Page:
Polystyrene recycling efforts soaring on the Fraser Coast

LOCALS who recycled polystyrene over the past financial year can give themselves a big pat on the back.

Fraser Coast Councillor David Lee shows off one of the bricks produced by Council’s polystyrene recycling machine. The bricks are resold and can be made into products like picture frames and boards. PHOTO: Supplied.

The amount of polystyrene recycled on the Fraser Coast more than doubled in 2021/22 compared to the previous period.

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An impressive 21 tonnes of polystyrene was diverted away from landfill in the previous financial year – up from 10 tonnes in 2020/21.

Division 9 Councillor David Lee said the performance was something worth celebrating during National Recycling Week (7-13 November).


Cr Lee said the more polystyrene that can be kept out of the Saltwater Creek Landfill, the longer it can operate.

Polystyrene can be taken to the recycling shed at the Nikenbah Transfer Station as well as the Maryborough landfill and should not be placed in the yellow recycling bins collected from in front of your house.

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The collected polystyrene is then fed into a machine that shreds and melts it – producing a sausage-like product that is moulded into bricks.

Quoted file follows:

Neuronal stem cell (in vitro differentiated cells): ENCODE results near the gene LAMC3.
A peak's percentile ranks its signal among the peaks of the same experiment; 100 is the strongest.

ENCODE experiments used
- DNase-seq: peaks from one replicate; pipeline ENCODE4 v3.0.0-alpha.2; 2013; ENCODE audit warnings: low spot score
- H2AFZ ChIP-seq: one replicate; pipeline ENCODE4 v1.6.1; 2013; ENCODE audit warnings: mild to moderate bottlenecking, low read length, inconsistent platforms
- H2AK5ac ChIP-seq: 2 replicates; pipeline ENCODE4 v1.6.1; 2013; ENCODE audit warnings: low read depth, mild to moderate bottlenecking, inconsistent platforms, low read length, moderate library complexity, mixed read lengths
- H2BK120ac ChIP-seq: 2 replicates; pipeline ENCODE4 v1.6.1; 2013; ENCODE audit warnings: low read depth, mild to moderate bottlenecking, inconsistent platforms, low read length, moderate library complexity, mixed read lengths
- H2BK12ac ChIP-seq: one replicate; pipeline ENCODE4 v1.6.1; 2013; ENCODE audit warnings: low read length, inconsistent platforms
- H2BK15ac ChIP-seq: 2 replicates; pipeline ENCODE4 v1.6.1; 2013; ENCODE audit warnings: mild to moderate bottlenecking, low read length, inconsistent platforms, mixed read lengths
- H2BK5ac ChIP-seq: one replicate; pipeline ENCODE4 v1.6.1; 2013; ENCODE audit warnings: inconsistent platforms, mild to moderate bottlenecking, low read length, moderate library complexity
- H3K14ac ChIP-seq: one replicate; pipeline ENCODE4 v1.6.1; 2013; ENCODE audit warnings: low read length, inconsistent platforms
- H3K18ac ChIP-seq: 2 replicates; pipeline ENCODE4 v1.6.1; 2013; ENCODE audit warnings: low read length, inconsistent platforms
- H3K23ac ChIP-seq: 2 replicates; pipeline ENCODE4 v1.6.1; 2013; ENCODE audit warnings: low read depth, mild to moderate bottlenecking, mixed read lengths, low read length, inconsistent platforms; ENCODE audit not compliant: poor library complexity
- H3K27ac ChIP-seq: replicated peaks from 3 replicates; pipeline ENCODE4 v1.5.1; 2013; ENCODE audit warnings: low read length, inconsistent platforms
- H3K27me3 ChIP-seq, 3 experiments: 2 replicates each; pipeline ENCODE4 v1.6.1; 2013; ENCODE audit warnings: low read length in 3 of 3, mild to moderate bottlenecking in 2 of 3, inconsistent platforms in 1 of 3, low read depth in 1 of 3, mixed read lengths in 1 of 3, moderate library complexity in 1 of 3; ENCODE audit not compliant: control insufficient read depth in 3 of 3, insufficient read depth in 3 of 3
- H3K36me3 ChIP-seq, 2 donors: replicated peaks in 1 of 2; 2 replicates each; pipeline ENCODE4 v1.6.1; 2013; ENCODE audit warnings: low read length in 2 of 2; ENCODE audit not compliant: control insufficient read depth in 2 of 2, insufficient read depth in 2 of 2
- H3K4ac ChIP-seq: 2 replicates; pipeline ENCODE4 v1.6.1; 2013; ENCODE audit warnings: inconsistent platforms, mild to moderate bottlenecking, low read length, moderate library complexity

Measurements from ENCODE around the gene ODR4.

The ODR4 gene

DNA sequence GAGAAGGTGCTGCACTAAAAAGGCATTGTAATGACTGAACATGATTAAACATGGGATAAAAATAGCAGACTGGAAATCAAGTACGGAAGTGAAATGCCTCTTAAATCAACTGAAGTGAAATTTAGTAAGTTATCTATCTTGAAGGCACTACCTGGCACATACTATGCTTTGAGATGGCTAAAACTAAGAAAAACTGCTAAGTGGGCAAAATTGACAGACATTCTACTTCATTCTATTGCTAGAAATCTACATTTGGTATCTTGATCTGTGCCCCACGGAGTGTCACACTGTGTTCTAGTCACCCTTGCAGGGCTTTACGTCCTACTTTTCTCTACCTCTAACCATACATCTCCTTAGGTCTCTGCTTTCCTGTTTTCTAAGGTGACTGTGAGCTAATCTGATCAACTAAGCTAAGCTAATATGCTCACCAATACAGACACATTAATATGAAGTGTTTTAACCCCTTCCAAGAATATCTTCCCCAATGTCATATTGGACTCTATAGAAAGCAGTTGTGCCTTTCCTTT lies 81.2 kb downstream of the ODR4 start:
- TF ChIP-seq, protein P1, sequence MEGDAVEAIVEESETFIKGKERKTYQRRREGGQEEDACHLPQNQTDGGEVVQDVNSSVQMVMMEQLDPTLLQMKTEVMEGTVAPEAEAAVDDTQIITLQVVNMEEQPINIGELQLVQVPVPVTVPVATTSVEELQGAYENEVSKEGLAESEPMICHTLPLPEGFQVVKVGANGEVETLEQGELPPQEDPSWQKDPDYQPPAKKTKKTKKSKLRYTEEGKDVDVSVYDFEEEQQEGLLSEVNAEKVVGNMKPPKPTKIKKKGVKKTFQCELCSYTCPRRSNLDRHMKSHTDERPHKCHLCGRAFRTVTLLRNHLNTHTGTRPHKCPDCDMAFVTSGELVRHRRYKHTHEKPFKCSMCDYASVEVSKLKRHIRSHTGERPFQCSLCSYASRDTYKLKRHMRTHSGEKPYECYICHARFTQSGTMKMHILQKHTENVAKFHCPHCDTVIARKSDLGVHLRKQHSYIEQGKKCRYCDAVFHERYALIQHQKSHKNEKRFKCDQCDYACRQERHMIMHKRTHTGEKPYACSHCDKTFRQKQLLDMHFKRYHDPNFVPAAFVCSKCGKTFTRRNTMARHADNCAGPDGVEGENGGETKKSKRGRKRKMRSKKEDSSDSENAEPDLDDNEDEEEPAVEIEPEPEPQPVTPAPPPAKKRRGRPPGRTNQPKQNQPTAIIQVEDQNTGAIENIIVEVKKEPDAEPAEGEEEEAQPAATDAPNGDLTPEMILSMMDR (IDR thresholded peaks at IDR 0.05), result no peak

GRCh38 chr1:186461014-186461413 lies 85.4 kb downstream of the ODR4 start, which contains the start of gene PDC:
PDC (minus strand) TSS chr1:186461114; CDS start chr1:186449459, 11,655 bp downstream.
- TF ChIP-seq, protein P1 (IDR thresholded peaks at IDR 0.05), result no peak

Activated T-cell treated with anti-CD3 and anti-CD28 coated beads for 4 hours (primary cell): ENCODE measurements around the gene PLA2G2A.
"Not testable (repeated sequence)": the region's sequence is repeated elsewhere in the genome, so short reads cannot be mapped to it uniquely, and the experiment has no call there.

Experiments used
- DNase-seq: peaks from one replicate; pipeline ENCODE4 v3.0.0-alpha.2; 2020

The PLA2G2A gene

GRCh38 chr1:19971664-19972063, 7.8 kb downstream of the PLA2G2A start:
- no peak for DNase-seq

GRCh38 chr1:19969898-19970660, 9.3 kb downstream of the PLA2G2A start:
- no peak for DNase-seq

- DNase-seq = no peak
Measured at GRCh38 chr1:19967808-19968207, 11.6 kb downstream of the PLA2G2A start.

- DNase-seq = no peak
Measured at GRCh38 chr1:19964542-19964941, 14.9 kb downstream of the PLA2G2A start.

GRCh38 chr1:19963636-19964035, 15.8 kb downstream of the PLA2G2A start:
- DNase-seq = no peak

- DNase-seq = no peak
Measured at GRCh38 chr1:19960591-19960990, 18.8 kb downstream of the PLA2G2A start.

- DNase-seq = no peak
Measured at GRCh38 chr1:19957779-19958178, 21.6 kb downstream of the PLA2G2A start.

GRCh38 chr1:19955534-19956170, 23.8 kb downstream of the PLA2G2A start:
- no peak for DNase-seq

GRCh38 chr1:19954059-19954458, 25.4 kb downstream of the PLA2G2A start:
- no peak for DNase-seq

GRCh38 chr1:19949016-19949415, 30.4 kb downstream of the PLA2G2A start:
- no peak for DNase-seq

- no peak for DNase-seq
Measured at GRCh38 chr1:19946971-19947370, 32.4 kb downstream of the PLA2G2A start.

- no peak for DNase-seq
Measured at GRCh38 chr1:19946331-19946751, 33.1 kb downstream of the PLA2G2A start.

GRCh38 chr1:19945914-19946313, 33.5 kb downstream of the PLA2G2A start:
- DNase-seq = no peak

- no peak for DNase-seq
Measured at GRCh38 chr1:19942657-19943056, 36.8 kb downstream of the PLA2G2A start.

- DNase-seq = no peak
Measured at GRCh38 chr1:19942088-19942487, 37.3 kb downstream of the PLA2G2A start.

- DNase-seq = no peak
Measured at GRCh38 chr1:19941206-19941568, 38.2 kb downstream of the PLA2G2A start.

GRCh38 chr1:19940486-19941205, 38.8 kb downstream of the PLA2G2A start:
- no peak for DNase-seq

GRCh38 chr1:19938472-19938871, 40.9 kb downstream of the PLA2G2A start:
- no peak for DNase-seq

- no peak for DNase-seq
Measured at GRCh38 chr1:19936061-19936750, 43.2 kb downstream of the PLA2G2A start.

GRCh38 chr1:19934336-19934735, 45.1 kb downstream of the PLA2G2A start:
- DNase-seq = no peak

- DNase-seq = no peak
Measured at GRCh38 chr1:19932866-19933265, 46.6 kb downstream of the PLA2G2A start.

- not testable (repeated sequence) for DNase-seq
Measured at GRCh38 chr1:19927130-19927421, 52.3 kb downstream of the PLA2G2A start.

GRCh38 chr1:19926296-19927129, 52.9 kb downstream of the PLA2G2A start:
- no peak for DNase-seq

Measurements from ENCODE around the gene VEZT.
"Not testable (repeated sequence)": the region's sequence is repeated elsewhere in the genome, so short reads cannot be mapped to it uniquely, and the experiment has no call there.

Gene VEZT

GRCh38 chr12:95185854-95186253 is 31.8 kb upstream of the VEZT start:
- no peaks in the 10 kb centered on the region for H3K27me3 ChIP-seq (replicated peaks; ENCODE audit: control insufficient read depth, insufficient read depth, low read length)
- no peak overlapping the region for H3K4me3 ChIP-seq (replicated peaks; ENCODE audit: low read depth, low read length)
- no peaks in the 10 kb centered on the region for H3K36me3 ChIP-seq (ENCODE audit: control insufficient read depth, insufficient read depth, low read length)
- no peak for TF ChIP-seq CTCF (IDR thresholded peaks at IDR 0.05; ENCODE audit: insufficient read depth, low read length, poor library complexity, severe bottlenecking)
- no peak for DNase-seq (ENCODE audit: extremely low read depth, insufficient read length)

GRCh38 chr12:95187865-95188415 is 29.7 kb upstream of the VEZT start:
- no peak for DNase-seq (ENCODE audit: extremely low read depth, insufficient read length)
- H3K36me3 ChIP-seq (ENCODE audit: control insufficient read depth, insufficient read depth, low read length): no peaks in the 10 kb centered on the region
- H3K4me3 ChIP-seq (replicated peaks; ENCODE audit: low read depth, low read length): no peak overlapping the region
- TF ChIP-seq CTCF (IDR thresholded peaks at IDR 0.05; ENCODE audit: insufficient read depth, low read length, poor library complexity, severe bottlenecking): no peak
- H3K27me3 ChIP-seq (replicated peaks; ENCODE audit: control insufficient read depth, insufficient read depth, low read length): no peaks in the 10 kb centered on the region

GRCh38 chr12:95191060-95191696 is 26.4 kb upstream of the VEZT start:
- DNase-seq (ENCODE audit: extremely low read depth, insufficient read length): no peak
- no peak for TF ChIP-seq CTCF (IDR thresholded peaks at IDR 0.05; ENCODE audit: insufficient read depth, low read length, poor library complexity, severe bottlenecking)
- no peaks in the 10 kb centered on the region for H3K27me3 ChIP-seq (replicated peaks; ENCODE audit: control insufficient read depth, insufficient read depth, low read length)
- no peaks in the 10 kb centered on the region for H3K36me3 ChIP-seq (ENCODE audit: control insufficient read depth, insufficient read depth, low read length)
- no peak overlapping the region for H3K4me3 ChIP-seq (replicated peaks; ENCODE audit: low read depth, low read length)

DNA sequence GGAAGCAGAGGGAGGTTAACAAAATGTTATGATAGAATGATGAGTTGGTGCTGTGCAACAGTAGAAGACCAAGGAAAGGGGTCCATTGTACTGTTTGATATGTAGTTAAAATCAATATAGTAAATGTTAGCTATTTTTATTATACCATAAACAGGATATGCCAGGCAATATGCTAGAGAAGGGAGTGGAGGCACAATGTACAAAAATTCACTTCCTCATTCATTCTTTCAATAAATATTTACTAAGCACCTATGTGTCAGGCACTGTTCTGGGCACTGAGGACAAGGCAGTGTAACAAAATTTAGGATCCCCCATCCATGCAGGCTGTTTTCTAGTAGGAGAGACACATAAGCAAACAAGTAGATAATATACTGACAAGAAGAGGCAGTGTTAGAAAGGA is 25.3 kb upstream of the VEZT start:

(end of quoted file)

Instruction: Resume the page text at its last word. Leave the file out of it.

“The bricks are sold and the material is used to create other products such as picture frames and boards,” Cr Lee said.

“Everything that can be recycled helps us cut our carbon footprint and is good for the environment.”

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In the past financial year, more than 100,000 tonnes of material was recycled.

That includes: 

  • 35,300 tonnes of green waste (converted to mulch);
  • 33,500 tonne of clean fill;
  • 11,000 tonnes of mixed paper, cardboard, glass, steel cans, hard plastic and aluminium cans;
  • 4,500 tonnes of concrete (crushed to recover steel and used as fill on building sites); 
  • 65 tonnes of plaster board; 
  • 32 tonnes of tyres, and; 
  • 21 tonnes of polystyrene.

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Some 600 tonnes found its way through the Nikenbah and Maryborough tip shops for reuse or repurposing.

“If items are not in re-sellable condition, we salvage whatever we can at our recycling shed before disposing the rest to landfill,” Cr Lee said.

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 At the same time 11,000 tonnes of material collected from the kerbside recycling bins each year was processed through the Materials Recovery Facility (MRF) in the Nikenbah industrial estate.

“While a lot of things can be recycled, not all of them can go in the recycling bin; some, like paints and oils, broken electrical items and polystyrene packaging, should be taken to a transfer station or landfill site,” Cr Lee said.

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“Most of the items that can be recycled can be disposed of for free at the Council transfer stations and landfill.

“There is a charge to dispose of fridges, freezes and air conditioners to cover the cost of degassing and processing the refrigerant.

“There is also a cost for tyres to cover the cost of shipping them to a processing plant near Brisbane.

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“But other items such as steel, green waste up to 1 tonne and paper are accepted for free.

“If you sort your load before heading to the landfill or transfer station, it is easy and quick to unload the reusable and recyclable items and green waste so it does not end up in landfill.”

CLICK HERE to find out more about recycling and to download an A-Z Recycling Guide.  

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